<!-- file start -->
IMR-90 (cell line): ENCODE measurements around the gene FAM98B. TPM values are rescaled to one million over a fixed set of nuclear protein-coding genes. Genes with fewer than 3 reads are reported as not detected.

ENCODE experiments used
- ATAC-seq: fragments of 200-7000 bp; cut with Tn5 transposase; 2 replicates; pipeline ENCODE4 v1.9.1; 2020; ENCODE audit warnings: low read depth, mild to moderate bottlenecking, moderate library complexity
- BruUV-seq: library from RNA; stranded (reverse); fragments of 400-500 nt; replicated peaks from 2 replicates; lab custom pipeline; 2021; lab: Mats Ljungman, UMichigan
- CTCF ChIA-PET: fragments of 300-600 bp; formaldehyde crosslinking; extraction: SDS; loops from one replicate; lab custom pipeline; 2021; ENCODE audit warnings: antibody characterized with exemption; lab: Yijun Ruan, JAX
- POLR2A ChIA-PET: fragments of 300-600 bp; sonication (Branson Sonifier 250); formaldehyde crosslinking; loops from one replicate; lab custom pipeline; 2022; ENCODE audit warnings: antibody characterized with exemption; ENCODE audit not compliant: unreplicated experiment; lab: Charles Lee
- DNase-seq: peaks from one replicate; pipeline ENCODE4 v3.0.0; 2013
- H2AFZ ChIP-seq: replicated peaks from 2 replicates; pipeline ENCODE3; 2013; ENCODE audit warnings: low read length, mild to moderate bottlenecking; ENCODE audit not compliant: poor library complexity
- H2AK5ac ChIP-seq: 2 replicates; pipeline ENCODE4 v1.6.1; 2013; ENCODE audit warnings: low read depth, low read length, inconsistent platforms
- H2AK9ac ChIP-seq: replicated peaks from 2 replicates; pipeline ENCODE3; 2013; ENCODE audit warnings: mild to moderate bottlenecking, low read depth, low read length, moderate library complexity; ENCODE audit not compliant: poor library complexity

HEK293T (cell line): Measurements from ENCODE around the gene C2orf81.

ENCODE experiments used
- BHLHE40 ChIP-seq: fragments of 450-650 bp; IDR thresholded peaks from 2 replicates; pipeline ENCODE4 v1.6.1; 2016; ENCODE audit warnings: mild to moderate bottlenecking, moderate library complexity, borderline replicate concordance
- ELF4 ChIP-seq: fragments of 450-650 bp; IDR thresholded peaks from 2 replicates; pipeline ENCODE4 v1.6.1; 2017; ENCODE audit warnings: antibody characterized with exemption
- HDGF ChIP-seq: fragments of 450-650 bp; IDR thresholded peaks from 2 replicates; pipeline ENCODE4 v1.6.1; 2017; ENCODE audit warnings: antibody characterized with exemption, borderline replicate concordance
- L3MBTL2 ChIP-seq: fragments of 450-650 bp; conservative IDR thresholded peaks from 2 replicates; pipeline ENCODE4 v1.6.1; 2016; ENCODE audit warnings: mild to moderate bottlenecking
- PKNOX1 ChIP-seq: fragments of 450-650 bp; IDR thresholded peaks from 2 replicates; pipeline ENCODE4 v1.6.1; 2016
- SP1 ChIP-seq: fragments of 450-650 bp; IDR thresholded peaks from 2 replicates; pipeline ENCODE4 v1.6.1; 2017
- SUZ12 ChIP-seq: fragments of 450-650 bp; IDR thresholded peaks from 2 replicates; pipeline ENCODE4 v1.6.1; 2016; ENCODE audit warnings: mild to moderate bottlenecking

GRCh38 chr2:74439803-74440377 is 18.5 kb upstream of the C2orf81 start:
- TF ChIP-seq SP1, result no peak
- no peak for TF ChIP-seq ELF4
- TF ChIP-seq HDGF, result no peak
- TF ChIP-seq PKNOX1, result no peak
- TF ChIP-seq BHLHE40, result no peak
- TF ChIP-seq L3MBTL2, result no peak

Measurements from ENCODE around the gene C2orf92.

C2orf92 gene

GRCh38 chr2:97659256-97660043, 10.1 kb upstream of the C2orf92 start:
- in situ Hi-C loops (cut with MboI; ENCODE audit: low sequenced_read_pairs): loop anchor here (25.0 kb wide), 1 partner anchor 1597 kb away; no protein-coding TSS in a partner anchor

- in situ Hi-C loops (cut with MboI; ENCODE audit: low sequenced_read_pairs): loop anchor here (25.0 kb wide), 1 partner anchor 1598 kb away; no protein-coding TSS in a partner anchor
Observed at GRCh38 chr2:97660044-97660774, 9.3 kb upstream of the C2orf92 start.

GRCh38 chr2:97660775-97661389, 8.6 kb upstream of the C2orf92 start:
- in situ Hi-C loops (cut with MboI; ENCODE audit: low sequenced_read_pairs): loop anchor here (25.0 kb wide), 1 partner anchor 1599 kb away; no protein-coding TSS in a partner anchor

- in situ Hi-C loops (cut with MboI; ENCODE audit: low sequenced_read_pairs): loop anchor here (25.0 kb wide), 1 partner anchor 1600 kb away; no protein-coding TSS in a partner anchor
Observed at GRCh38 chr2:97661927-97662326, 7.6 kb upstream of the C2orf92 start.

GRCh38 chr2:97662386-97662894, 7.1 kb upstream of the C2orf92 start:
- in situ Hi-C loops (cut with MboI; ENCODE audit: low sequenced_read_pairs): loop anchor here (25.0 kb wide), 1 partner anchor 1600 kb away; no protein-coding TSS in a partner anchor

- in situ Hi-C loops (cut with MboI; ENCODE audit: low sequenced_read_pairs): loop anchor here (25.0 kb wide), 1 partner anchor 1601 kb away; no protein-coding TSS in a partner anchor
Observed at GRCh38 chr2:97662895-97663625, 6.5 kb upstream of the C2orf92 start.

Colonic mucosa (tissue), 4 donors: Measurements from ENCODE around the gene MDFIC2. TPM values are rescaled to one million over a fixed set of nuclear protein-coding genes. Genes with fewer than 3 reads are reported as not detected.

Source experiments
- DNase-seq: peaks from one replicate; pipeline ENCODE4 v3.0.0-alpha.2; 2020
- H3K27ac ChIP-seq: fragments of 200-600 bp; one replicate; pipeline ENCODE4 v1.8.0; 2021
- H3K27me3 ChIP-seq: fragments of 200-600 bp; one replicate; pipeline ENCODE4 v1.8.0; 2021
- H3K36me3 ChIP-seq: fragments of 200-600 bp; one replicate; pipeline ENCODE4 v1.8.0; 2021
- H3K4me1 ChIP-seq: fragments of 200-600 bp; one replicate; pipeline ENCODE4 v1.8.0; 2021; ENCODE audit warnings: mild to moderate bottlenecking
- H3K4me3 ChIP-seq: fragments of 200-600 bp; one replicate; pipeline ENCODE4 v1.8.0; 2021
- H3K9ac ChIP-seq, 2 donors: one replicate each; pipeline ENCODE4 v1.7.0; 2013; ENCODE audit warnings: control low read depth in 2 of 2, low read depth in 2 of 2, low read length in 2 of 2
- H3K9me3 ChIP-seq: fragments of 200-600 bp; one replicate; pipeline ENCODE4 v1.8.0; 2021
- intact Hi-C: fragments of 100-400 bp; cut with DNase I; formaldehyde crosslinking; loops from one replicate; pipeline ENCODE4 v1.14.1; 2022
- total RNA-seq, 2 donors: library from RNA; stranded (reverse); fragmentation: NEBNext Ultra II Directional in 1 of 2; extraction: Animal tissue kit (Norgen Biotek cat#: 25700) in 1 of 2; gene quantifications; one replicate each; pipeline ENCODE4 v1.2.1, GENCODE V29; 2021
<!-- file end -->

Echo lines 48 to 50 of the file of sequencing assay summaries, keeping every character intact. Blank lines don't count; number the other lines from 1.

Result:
- H3K4me3 ChIP-seq: fragments of 200-600 bp; one replicate; pipeline ENCODE4 v1.8.0; 2021
- H3K9ac ChIP-seq, 2 donors: one replicate each; pipeline ENCODE4 v1.7.0; 2013; ENCODE audit warnings: control low read depth in 2 of 2, low read depth in 2 of 2, low read length in 2 of 2
- H3K9me3 ChIP-seq: fragments of 200-600 bp; one replicate; pipeline ENCODE4 v1.8.0; 2021